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Best child trust fund

(3 Posts)
cowes Wed 25-May-11 12:10:29

hi there mums (and dads)
I am looking To invest the government voucher and wanted advice on the best current places to invest, with the best rates, and the best type? It's a minefield of stakeholder, shares or cash and rates! X

LadyWellian Thu 09-Jun-11 14:59:43

It depends what you are after.

Chances are you have one of the newer, smaller vouchers - £100 or £50 depending on your household income.

If you are only going to invest the voucher then you may as well take as much risk with it as possible, as in 18 years' time inflation will have pretty much put paid to the purchasing power of a small amount of cash - it probably wouldn't even get your LO a round of drinks on their 18th birthday.

I believe stakeholders have to accept just the voucher, though I could be wrong on that. Their charges are a maximum 1.5% a year, though in practice 1.5% is the minimum, as why would they charge less? In simple terms, 1.5% a year over 18 years on a £100 investment would see costs of £27, though in practice the actual cost will vary as the value of your investment goes down or (hopefully) up with the stockmarket. Most stakeholders invest in funds that track the UK stockmarket. From age 13 they are supposed to begin transferring funds into lower-risk investments so that you do not risk a big dip in value if the market tanks as the CTF nears maturity. Of course, since the oldest of the CTF cohort are not yet 9, we don't yet know how this will work in practice.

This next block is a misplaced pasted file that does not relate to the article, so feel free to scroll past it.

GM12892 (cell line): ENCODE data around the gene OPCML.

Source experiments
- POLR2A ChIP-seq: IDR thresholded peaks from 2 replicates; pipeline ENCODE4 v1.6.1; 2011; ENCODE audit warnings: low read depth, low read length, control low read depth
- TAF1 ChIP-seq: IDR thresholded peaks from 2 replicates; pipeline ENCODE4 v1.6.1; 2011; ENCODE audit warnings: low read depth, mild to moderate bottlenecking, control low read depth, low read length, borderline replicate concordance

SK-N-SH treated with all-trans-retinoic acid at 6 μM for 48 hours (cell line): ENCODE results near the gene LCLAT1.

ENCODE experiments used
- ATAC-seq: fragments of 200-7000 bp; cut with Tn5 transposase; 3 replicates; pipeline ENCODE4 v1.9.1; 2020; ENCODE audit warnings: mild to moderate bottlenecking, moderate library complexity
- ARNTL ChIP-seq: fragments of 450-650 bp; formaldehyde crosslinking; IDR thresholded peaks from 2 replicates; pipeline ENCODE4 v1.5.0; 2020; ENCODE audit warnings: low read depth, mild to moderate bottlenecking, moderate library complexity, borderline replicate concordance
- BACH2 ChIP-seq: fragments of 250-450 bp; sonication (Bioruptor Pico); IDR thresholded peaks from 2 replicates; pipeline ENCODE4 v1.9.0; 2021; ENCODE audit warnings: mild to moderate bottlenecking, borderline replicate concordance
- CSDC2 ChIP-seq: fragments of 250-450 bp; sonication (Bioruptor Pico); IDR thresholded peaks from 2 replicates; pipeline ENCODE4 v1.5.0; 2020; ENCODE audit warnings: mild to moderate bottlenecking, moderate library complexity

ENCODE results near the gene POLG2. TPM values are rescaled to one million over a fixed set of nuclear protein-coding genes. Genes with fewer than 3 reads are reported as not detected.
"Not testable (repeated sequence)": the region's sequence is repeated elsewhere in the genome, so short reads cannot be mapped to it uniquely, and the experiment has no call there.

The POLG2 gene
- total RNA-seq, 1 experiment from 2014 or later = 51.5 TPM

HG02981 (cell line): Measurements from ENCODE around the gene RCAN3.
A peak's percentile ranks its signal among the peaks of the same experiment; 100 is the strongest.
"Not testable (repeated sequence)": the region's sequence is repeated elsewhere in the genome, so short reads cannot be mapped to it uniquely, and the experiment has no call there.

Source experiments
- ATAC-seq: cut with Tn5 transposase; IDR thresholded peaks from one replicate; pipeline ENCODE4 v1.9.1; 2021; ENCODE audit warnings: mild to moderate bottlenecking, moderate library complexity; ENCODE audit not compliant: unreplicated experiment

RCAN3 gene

You might have trouble getting a shares account if you're only going to invest the voucher, although the one I've looked at, F&C's Shares CTF, says it has a minimum lump sum investment of £100, but there is an option on the application form for 'voucher only'. Their stakeholder account definitely accepts the voucher only.

Of course, if you're planning to top it up yourself then it's a different story, but I'd still say with an 18-year investment horizon that it's worth the risk of thinking about the stockmarket. There's a study showing that over every 18-year period since 1899, shares have a 99% chance of doing better than cash.

Some CTF providers stopped accepting new investments after the reduction in the value of vouchers, because it costs them more than the value of the vouchers to run the accounts if they are not topped up. See here for a list of providers that still do.

Morph2 Fri 24-Jun-11 22:43:14

i haven't got the figures off the top of my head but i invested in the childrens mutal (its shares) basically as it was the easiest to do at the time and got my annual statements a coupld of months ago and was quite suprised at the good return in the first year (yes i know it can go down as well as up in the future). I got the £250 voucher and was only intending to invest that but am seriously thinking of saving more in this accounts now

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